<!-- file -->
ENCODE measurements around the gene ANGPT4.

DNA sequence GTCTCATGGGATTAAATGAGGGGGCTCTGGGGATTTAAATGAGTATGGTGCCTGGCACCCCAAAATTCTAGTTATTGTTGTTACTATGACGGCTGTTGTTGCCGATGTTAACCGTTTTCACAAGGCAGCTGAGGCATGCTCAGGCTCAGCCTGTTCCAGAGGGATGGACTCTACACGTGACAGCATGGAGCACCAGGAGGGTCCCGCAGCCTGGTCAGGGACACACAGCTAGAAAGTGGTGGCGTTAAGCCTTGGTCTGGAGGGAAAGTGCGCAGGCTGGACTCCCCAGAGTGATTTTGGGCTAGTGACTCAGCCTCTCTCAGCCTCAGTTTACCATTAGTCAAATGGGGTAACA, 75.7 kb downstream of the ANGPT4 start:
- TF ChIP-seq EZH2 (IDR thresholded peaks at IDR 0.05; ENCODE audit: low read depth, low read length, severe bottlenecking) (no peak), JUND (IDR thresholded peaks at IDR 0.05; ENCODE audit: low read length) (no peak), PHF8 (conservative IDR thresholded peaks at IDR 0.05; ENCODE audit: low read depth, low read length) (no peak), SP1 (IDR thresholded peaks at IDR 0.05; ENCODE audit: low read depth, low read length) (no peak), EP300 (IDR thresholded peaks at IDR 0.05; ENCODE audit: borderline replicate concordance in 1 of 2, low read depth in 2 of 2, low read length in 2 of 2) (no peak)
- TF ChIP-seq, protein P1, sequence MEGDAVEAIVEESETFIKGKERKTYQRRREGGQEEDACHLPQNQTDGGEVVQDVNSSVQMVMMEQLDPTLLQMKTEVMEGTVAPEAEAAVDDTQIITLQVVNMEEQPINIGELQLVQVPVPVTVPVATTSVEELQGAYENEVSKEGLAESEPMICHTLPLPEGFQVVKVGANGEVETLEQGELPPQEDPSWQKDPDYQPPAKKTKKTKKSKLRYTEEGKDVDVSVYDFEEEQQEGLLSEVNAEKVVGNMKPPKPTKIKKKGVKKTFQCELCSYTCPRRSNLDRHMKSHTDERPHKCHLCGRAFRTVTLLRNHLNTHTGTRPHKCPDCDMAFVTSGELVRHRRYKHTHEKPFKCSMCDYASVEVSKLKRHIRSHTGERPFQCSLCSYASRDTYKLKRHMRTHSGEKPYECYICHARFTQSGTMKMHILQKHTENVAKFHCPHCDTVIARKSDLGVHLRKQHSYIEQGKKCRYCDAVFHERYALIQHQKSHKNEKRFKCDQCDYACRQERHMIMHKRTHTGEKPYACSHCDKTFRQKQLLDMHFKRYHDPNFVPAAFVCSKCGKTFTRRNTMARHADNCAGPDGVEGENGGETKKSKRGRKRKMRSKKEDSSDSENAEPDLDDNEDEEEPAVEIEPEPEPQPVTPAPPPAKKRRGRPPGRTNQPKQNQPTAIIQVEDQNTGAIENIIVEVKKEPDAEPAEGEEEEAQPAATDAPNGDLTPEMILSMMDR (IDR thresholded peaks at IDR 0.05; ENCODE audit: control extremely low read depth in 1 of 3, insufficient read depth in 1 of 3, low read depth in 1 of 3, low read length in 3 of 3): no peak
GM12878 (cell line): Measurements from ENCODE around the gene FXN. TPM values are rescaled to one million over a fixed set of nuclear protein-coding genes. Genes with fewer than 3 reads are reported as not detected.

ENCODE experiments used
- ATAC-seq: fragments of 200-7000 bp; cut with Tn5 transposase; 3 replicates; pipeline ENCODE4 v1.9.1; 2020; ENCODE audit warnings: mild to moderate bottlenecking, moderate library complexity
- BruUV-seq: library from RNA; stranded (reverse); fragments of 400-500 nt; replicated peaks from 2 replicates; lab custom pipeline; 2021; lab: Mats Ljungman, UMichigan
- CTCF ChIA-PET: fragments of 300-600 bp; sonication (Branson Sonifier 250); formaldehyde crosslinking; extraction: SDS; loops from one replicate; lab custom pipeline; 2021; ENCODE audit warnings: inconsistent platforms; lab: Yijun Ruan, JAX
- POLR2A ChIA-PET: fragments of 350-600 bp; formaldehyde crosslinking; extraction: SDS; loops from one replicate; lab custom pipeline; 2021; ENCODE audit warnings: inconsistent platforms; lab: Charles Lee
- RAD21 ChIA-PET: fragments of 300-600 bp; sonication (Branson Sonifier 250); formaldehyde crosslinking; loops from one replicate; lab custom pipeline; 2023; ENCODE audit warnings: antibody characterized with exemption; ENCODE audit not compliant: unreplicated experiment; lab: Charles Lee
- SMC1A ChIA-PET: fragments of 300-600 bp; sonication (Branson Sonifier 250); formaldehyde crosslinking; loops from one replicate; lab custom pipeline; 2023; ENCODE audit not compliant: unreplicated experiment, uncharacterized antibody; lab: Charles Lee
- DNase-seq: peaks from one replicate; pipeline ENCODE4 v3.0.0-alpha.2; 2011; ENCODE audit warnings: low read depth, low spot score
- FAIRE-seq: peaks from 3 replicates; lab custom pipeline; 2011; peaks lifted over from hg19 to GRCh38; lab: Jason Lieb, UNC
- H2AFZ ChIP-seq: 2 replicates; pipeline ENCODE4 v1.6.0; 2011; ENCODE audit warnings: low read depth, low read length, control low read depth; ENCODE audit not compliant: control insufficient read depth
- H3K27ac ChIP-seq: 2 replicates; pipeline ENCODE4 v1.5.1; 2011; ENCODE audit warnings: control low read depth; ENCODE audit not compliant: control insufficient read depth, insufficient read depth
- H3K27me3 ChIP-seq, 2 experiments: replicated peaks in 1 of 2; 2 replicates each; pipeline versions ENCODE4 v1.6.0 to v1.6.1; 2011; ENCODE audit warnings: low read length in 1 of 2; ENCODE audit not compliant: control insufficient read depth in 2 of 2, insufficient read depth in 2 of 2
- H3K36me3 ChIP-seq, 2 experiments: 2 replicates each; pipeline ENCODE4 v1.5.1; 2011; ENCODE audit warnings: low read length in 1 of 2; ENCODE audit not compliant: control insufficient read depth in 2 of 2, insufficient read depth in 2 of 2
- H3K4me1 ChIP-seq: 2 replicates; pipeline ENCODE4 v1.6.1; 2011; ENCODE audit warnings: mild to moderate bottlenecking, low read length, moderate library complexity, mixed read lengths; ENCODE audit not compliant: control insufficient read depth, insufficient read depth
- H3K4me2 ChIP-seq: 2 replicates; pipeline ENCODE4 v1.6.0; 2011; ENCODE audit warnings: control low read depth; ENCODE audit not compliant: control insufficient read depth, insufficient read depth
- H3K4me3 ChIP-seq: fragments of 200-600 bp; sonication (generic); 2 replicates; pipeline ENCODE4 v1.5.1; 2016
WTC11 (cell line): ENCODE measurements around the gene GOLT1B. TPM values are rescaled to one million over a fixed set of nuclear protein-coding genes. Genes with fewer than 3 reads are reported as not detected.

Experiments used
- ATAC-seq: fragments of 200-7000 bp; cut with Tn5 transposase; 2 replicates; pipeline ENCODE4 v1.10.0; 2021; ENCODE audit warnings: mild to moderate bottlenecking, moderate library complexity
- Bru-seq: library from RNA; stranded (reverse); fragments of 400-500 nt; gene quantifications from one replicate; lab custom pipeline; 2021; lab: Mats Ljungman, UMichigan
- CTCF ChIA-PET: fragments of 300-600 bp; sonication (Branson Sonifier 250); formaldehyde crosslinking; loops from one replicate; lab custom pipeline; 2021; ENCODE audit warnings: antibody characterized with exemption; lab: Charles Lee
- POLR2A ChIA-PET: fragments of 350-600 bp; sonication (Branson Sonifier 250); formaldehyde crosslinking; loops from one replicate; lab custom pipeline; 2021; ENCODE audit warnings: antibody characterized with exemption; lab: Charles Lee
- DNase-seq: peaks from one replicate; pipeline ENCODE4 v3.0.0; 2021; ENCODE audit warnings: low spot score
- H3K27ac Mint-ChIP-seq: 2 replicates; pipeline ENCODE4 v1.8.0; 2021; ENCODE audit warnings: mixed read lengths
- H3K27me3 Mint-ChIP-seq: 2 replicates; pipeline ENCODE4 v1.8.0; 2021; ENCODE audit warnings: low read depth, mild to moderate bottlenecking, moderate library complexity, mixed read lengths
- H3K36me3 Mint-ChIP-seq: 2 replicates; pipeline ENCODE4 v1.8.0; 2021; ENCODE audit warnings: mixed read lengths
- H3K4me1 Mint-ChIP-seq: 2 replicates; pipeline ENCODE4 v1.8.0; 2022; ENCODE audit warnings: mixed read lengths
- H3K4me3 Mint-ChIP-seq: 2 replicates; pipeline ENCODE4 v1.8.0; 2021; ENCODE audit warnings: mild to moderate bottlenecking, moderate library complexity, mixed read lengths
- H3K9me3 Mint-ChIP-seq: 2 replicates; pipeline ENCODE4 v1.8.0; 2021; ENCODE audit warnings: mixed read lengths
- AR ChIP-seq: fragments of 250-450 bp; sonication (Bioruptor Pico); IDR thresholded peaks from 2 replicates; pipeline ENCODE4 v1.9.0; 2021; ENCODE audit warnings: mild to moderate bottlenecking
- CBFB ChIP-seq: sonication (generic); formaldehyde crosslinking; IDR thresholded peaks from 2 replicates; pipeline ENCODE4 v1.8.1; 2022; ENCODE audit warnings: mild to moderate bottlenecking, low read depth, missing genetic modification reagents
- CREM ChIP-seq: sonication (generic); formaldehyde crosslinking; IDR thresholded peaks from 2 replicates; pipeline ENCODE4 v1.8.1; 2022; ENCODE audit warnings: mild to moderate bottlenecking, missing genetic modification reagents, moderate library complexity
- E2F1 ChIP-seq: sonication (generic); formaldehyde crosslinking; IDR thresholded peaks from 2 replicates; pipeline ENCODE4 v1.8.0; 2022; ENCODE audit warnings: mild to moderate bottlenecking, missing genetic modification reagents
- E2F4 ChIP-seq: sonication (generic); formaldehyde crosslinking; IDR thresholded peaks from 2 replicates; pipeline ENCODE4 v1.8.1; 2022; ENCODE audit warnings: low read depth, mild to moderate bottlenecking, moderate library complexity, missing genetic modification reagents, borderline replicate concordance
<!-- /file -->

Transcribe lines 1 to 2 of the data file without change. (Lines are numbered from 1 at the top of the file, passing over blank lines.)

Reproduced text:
ENCODE measurements around the gene ANGPT4.

DNA sequence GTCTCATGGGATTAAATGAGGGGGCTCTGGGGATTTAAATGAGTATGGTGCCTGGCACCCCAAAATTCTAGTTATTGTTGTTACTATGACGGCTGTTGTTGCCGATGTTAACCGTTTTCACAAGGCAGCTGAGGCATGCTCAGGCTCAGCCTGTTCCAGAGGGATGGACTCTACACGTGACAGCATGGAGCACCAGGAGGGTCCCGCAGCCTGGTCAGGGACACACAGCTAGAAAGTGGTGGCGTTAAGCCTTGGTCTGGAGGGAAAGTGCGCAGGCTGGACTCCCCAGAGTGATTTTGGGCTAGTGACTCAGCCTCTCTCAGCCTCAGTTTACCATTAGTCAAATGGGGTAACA, 75.7 kb downstream of the ANGPT4 start: